‘As soon as those blades touched the ice, I’ve never seen a smile that big.’
Ryan Straschnitzki was back on the ice Friday, for the first time since the tragic bus crash that changed his life.
Straschnitzki and his father Tom both played sledge hockey for the first time Friday in Okotoks, Alta., where they were given a tutorial by Team Canada’s Chris Cederstrand.
For Ryan — who wore his Humboldt Broncos gear — the day was both emotional and a little frustrating, too, said Tom in an interview with CBC. “It was huge for him just to get on the ice,” he said. “Last time he was on the ice was the day before the accident, so this was his first time [since] on there. And as soon as those blades touched the ice, I’ve never seen a smile that big. It was massive! And then he just took off.”
Ryan was left a paraplegic in the Humboldt Broncos bus crash in April that left 16 people dead and 13 injured.
|A whole different geometry|
While returning to the rink was a joyous turning point for Straschnitzki, it was also a moment of discovery in many ways, as he learned that sledge hockey has its own unique geometry, and even a few secret tricks.
“He was trying to figure out how to turn,” said Tom. “So we’re saying, drop a shoulder — then he gets the hang of it.”
Shooting from a sled is different too. “You have to have the stick flat now to get the shot off — like the whole stick,” Tom said. “Where in hockey, you’re standing, and you kind of angle it — so it’s a whole new different way shooting — so it’s just [like] re-learning hockey.”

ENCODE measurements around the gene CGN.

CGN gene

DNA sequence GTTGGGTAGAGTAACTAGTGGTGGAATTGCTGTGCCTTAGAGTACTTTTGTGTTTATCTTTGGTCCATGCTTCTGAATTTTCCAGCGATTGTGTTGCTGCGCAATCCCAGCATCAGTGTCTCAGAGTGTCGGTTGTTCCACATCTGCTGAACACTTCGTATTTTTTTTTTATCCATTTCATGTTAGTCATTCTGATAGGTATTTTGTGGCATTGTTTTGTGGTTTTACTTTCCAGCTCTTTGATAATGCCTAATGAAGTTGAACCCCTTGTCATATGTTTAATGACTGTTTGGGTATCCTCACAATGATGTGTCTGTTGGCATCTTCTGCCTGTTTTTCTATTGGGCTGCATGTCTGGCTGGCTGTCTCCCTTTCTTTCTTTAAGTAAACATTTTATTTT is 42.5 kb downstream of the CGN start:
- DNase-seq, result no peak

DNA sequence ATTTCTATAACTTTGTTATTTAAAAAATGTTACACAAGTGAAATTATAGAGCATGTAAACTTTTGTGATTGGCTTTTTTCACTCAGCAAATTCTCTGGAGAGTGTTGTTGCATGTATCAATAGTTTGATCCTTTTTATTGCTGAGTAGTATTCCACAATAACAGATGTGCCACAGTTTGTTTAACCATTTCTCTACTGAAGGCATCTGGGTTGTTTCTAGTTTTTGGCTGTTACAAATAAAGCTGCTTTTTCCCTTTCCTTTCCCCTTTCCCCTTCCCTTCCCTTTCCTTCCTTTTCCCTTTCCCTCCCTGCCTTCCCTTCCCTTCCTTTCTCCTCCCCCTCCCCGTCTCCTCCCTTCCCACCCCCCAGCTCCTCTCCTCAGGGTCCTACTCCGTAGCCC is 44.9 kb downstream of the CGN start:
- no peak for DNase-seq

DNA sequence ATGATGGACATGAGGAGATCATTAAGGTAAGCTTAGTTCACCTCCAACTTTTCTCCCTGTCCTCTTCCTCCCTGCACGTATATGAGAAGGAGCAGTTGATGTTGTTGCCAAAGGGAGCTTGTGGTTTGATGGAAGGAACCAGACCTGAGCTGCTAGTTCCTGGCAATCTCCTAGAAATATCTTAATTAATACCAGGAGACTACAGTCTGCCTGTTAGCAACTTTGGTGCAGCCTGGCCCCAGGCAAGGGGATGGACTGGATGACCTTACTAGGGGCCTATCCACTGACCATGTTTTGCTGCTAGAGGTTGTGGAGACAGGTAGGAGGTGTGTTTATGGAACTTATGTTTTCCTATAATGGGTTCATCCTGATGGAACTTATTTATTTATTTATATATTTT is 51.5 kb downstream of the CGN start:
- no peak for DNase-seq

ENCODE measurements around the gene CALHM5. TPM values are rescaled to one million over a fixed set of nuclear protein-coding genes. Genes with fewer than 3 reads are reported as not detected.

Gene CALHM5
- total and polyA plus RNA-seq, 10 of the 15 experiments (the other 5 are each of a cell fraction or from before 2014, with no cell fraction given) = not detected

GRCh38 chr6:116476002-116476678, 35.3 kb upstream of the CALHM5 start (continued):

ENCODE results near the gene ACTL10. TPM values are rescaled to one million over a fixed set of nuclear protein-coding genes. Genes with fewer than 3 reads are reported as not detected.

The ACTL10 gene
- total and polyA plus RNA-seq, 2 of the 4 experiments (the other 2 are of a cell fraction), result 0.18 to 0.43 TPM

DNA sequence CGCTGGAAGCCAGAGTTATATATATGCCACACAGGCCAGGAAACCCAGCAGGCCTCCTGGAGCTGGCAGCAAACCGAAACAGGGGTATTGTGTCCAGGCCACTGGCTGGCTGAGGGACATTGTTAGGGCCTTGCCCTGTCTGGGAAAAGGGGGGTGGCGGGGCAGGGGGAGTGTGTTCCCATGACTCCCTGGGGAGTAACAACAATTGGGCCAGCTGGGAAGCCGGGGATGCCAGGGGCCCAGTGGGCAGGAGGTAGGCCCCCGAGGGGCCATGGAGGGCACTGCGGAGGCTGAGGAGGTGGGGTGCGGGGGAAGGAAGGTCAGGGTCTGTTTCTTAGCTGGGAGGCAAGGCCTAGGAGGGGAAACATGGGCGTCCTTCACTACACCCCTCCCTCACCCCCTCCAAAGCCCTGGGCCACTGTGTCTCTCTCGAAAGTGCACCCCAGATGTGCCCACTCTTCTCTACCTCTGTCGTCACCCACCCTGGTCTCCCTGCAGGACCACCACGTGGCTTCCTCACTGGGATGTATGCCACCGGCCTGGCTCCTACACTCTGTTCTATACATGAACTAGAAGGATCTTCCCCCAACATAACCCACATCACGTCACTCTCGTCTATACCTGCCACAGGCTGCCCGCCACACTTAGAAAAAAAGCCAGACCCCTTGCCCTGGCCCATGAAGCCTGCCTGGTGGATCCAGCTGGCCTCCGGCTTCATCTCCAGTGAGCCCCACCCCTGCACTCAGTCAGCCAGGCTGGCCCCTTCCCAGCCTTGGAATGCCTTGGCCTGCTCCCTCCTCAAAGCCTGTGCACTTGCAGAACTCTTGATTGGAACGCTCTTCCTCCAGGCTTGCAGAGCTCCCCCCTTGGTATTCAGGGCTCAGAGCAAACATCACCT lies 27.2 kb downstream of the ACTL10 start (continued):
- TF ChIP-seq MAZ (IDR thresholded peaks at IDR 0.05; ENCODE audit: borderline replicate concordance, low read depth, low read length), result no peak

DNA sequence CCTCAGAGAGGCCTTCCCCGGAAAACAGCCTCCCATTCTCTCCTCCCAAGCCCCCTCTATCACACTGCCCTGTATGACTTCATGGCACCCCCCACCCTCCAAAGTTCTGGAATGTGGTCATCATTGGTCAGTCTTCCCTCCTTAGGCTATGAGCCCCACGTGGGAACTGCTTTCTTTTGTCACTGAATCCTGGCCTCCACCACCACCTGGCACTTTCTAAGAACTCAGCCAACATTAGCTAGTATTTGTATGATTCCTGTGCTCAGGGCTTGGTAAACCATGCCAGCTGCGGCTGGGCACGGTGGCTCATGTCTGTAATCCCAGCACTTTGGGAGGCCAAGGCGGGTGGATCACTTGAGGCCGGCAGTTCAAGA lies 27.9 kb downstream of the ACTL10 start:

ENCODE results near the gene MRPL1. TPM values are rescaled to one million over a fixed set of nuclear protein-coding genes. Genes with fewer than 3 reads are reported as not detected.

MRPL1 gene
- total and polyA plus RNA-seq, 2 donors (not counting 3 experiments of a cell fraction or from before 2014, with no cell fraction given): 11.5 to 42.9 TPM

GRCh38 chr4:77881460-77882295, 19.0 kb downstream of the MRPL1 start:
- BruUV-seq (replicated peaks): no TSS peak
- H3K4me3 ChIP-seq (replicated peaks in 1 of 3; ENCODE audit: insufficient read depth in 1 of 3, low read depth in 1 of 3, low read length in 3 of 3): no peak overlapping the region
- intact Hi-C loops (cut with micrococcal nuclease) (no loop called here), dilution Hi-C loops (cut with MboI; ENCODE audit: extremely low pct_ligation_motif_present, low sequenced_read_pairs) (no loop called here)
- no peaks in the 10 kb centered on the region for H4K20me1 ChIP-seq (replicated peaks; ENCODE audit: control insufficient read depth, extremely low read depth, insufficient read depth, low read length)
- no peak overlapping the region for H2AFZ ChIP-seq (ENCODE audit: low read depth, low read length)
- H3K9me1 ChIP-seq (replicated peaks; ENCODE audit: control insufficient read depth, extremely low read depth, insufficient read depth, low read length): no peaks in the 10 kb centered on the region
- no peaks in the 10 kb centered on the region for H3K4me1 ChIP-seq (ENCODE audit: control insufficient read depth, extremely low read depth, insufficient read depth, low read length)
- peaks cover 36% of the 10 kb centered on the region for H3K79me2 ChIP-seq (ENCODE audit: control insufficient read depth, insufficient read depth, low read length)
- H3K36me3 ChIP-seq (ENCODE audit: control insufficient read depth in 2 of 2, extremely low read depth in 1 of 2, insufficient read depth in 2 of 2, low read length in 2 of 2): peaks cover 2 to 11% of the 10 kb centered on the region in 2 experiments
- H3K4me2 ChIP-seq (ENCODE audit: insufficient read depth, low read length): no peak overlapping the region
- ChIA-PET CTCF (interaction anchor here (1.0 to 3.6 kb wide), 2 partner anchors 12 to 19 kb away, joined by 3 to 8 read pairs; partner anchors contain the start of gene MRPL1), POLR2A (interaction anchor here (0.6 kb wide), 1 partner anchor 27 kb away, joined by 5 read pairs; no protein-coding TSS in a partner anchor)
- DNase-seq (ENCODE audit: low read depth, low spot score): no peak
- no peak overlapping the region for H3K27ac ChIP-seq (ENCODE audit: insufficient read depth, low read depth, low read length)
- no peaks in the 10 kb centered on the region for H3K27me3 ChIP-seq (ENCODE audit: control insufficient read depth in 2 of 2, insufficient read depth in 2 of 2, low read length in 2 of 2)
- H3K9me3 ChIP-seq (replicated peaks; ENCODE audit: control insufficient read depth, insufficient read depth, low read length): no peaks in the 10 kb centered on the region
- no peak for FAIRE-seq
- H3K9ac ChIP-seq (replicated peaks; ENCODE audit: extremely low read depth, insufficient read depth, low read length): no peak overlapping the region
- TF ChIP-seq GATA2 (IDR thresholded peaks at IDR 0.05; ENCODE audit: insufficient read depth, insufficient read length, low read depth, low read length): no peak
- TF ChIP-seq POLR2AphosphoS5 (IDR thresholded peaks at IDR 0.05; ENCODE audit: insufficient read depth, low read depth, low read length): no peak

“Ryan can be a perfectionist, too,” Tom said. “If he can’t do anything, he will practice and practice and practice until he can get it done,” he said. “He already texted me this morning and wanted me to bring the sled into the parking lot of the hotel, so he could practice shooting.”
“I said yeah — let’s take a day off pal. He was pumped.”
Straschnitzki also got a few insider tips from Cederstrand, who arranged ice time at the Okotoks rink.
They were joined by former Flames draft pick, Corban Knight, who’s now with the Philadelphia Flyers.
“Chris was showing us little tricks they did in the Olympics,” Tom said. “Once you’re ahead of a guy, it’s hard for them to catch up. And to get ahead of him, you do the little tricks, like move the nose of the sled because you turn the opposite way, because there’s no blade at the end. The blade is under your butt. If you lean back too far, well your feet are going straight up in the air.”
|A summer of physiotherapy|
Straschnitzki is home doing physiotherapy for the summer, and hopefully picking up the nuances of sledge hockey ahead of the Cowboys and Sleds tournament and fundraiser set for Sept. 15 in Okotoks.
It’s a joint fundraiser for Straschnitzki and first responders, and there will be chuckwagon drivers, NHL players, Team Canada sledge players, in addition to Tom — who says he’s terrible at sledge — and Ryan.
|Living in hotel during renovations|
In the meantime, the family is living in a hotel while their home gets renovated to make it accessible for Ryan.
It might have been the first time back on the rink, but it didn’t take long for him to settle in.
“We couldn’t get him off the ice,” Tom said. “But eventually the rink rats had to come in and go, OK guys, the ice is rented for someone else.”
|Ryan Straschnitzki returned to the ice for the first time since becoming a paraplegic in the Humboldt Broncos bus crash. 0:20 CBC|
|About the author|
|Stephen Hunt is a digital writer at the CBC in Calgary.|
Source CBC News Calgary
Ryan Straschnitzki’s return to the ice stirs ‘mixed emotions’ in CBC News Calgary
Paralyzed Humboldt Bronco’s ‘more vigorous’ physio routine in Calgary includes chin-ups, boxing in CBC News Calgary